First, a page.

I tried -unsuccessfully- to find a web tutorial on how to make a quick, easy pair of hobbit ears (you can find quite a lot of time-consuming, expensive and complicated tutorials for how to make real-looking rubber moulding ones for serious elfin dress-ups, there's obviously a bit of a scene out there), so in the end I modified someone else's more complicated idea. You're basically making an ear-shaped pocket to slip over your own ears.   


Here's what you do: trace your ear, turn your tracing into a template by making the basic ear shape longer and pointier, cut the template out on white felt x 4 (left and right backs & fronts), blanket stitch round the edges, colour the felt in with some foundation/makeup, sew each ear onto a pipe cleaner, measure the head and twist the pipecleaners together, hold them on with bobbypins. We also tried a bit of doublesided tape on Cherub's ear to hold the ears on; this didn't work that well but got him through the parade.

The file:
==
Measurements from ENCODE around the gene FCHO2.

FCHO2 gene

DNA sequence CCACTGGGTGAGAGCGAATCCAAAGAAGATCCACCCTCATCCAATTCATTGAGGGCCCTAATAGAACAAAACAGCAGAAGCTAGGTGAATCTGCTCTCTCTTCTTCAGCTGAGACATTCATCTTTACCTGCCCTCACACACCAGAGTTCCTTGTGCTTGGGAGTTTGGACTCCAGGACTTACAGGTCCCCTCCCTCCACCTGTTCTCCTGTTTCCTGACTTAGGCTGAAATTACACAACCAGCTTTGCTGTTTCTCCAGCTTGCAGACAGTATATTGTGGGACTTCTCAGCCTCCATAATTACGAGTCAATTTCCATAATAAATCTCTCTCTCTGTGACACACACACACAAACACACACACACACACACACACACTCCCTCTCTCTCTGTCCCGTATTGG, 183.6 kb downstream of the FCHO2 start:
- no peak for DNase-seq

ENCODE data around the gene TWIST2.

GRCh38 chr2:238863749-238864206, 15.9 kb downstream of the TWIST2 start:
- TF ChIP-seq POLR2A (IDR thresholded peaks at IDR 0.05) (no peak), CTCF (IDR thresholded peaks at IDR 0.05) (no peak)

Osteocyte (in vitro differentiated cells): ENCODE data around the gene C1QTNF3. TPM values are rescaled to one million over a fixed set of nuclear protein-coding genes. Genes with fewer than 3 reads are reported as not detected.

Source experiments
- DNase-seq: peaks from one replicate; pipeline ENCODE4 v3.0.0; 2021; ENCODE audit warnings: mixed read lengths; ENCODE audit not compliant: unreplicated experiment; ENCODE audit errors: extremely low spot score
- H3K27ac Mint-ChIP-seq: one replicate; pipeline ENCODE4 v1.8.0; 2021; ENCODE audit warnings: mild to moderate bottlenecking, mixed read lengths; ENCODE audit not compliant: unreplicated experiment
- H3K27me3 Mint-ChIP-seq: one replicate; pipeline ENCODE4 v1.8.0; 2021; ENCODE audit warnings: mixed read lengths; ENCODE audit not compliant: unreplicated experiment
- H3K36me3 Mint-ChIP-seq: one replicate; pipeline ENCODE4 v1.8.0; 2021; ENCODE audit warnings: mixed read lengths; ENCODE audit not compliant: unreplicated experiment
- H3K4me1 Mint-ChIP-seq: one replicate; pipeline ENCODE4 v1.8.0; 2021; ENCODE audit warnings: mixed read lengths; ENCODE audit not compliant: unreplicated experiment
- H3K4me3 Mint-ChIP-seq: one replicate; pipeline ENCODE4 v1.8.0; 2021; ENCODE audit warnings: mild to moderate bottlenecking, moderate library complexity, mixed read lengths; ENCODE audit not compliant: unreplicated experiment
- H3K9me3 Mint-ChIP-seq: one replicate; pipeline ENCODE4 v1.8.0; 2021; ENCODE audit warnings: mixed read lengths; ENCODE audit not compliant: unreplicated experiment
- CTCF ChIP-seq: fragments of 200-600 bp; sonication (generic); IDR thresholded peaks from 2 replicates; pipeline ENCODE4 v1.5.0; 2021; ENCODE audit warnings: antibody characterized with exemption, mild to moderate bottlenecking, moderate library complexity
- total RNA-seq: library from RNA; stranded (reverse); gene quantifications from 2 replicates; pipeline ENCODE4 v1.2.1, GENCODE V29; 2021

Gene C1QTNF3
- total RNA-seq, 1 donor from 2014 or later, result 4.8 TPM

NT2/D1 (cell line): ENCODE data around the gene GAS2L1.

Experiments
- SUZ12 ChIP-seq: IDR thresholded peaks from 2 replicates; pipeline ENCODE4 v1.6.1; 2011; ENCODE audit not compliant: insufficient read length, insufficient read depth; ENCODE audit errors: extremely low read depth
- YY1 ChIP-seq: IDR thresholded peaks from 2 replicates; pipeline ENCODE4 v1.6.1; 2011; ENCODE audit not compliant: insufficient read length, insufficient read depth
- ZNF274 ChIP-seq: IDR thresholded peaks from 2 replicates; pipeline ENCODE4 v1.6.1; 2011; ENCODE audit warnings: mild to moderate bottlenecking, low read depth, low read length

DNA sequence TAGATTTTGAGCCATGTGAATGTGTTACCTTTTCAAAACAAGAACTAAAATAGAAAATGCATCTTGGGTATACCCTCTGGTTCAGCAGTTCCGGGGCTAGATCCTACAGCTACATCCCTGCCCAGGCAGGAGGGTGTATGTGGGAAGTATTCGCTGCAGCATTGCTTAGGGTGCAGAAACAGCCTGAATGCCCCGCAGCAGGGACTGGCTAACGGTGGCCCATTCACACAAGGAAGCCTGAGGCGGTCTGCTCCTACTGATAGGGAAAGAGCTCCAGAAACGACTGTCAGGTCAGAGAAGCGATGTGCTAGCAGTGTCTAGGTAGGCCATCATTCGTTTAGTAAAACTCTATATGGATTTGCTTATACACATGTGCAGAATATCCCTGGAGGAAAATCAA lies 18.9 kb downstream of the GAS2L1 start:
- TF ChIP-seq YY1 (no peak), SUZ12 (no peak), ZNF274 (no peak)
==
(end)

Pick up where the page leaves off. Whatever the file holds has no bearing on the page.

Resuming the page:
Meanwhile, just to highlight how Primary School is so very nearly over for my big boy, we have been submitting forms for Climber's High School enrolment, including, thrillingly, his choices for a musical instrument. I said just whatever you do don't pick a great big instrument because you don't want to be lugging a tuba or a doublebass to school on the back of your pushbike. He had a look through the list, and decided his first choice would be trumpet, like Louis Armstrong. That made my day, it did.  Climber actually does a very good Louis Armstrong impression, so fingers crossed he gets his first preference. Otherwise, I'll have to get him working on a James Galway brogue.

Tuesday, September 04, 2012

Fathers Day and The End of The Soccer Season!